Oklahoma City Thunder: Kendrick Perkins' presence on the court might have helped prevent fourth-quarter collapse

by Jenni Carlson Published: May 12, 2014

There were lots of shocking numbers to come out of the Thunder’s fourth-quarter collapse on Sunday afternoon.

The Thunder blew a 16-point lead in the last nine minutes of the game. The Clippers scored on 18 of 19 possessions down the stretch.

And the fire was fueled by easy basket after easy basket, including two dunks and six uncontested layups.

But here’s a number as appalling as any: 00:00.

That’s the number of minutes played in the fourth quarter by Kendrick Perkins.

No Thunder player has filled his role any better than Perk in these playoffs. He is a defensive doberman, a rim protector, and he has done those two jobs as well as anyone could ask.

He handcuffed Zach Randolph in the first round, neutralized DeAndre Jordan in this round, all the while providing a last line of defense at the basket.

Perk has drawn praise from friend and foe alike, no one more than his coach. But Scott Brooks chose to leave Perk on the bench as the Clippers turned crunch time of Sunday’s game into a layup drill.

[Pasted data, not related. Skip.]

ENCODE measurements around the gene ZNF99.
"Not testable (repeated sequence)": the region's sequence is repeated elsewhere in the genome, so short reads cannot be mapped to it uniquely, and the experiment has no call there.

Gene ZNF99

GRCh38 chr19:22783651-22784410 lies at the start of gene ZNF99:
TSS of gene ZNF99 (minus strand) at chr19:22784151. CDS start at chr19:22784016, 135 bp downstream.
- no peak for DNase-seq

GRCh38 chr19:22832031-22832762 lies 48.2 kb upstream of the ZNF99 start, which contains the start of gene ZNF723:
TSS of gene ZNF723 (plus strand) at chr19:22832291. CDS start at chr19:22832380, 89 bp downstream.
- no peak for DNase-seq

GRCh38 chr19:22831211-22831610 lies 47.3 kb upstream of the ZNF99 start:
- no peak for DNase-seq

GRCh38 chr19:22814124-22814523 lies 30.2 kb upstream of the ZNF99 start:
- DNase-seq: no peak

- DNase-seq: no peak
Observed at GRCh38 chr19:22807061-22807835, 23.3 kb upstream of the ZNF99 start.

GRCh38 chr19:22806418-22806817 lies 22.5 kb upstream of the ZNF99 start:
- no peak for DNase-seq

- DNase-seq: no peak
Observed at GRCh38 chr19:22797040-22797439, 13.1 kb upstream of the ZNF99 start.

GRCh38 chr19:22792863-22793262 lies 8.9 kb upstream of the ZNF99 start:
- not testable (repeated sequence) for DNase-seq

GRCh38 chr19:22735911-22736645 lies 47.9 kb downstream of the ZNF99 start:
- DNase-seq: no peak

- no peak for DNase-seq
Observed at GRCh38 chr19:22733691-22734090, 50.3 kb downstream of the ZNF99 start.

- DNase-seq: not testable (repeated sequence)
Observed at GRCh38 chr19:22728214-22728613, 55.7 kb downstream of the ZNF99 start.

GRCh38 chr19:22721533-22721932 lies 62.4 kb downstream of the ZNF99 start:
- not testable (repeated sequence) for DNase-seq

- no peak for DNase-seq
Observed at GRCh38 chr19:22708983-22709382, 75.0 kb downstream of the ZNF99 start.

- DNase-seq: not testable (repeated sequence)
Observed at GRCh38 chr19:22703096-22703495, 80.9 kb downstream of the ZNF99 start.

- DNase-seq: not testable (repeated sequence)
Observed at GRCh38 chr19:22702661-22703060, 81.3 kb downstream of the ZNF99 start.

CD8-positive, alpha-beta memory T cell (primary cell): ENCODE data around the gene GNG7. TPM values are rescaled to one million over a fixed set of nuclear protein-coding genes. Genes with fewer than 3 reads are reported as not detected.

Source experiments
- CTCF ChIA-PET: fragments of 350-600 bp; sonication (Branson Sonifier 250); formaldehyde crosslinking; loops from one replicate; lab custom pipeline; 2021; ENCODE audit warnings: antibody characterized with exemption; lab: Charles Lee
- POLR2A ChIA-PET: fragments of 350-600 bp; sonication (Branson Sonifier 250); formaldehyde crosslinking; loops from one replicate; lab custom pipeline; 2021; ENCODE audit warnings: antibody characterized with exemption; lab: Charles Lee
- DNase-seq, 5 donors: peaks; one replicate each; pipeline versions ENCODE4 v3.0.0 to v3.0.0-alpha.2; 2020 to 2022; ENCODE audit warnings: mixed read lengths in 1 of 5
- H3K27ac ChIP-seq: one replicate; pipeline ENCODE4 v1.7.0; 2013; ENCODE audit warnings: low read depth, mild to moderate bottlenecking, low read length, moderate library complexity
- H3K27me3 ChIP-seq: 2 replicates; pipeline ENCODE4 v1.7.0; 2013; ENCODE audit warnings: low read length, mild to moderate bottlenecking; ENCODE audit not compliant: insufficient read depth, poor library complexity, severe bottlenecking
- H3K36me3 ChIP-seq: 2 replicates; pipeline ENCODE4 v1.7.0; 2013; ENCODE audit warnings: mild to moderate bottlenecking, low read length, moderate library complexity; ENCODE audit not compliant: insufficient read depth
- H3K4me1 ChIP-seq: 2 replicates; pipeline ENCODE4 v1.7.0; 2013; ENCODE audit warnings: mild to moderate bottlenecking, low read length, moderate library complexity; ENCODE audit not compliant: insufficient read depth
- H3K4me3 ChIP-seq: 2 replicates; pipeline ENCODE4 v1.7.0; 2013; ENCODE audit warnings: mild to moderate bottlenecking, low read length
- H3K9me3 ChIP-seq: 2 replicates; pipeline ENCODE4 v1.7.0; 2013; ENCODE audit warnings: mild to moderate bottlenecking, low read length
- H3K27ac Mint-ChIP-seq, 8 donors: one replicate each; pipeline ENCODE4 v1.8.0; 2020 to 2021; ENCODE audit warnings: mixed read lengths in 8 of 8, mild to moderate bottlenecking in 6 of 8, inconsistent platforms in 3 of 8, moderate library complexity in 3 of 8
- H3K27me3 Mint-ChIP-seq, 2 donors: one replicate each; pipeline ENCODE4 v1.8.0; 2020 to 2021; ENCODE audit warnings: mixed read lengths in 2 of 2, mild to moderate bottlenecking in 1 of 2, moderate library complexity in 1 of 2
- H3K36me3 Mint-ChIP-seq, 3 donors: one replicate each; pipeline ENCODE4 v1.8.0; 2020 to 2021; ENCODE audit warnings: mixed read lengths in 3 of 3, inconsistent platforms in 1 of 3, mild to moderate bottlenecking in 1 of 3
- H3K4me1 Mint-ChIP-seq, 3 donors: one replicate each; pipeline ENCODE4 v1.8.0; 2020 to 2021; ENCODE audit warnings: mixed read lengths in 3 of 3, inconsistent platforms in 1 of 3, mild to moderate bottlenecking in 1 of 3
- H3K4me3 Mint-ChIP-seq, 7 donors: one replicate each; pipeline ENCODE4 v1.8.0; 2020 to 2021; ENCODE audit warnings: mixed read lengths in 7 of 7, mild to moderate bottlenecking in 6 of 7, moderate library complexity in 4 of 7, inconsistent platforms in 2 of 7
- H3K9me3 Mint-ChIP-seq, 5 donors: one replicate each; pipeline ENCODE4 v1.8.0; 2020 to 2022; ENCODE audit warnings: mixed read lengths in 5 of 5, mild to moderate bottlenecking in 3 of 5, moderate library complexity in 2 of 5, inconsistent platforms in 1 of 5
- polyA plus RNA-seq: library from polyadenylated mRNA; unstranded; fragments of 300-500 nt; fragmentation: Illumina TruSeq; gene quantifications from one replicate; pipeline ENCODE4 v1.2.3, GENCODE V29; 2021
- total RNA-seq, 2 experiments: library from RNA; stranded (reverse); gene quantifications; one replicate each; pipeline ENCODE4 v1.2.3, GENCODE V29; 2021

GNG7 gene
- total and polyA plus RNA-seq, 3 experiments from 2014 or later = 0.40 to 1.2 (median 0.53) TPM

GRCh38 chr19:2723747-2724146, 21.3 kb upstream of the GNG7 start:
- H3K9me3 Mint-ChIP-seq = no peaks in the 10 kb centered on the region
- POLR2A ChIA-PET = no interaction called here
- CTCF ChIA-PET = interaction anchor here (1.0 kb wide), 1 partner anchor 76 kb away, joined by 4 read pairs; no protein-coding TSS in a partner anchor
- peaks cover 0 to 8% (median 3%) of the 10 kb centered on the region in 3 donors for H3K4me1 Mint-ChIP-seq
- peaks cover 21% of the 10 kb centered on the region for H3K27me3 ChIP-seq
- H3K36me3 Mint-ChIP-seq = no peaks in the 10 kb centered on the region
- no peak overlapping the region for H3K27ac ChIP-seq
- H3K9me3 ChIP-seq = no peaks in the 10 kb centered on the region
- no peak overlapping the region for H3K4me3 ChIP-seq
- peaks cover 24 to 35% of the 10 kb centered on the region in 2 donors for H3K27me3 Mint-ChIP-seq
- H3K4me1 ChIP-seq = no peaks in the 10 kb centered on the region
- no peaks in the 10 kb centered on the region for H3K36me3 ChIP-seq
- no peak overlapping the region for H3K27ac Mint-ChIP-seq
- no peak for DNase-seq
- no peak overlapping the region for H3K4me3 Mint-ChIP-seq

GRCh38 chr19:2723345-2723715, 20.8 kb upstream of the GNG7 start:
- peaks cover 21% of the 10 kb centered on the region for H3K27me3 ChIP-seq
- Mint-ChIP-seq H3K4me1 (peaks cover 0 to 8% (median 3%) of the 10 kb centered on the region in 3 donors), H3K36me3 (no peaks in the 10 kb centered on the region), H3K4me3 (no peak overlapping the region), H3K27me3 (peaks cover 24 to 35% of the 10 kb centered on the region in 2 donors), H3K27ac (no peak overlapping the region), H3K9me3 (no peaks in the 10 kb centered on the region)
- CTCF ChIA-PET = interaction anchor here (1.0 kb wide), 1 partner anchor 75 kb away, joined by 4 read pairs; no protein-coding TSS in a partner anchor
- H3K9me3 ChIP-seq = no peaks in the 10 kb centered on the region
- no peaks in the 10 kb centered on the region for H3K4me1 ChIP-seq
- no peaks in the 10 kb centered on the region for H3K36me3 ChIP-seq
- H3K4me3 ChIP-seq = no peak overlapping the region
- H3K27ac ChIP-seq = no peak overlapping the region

After practice Monday, I asked Brooks about Perk.

Did Brooks give any thought to putting Perk back in the game as the Clippers got one contested layup after another?

“That’s the good thing about our team,” Brooks said. “We can throw many guys out there. Everybody has to be on that defensive mentality mindset. They threw a small lineup (Friday), and we scored 32 and they only scored 22 in that fourth quarter.”

I could’ve stopped Brooks and reminded him that clearly Friday’s game was different than Sunday’s, but I let him go on talking about having confidence in all of his guys.

When he finished, I asked my original question again.

So, no thought of putting Perk back in the game to stem the tide?

“They’re both good rim protectors,” Brooks said of Perk and Serge Ibaka. “Serge is one of the league leaders in blocks. They both can do that. You have to be able to pick one.”

Two things. First, Ibaka can do a great job protecting the rim, but he sure wasn’t doing a great job in the fourth quarter Sunday. Second, who says putting in Perk meant taking out Ibaka?

Yes, the Clippers were using a small and extremely unconventional lineup that coach Doc Rivers admitted after the game was coaching desperation, not coaching genius. He had Chris Paul, Darren Collison, Jamal Crawford, Danny Granger and Blake Griffin on the court, a combination that Rivers wasn’t sure he’d ever had on the floor together.

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by Jenni Carlson
Columnist
Jenni Carlson, a sports columnist at The Oklahoman since 1999, came by her love of sports honestly. She grew up in a sports-loving family in Kansas. Her dad coached baseball and did color commentary on the radio for the high school football...
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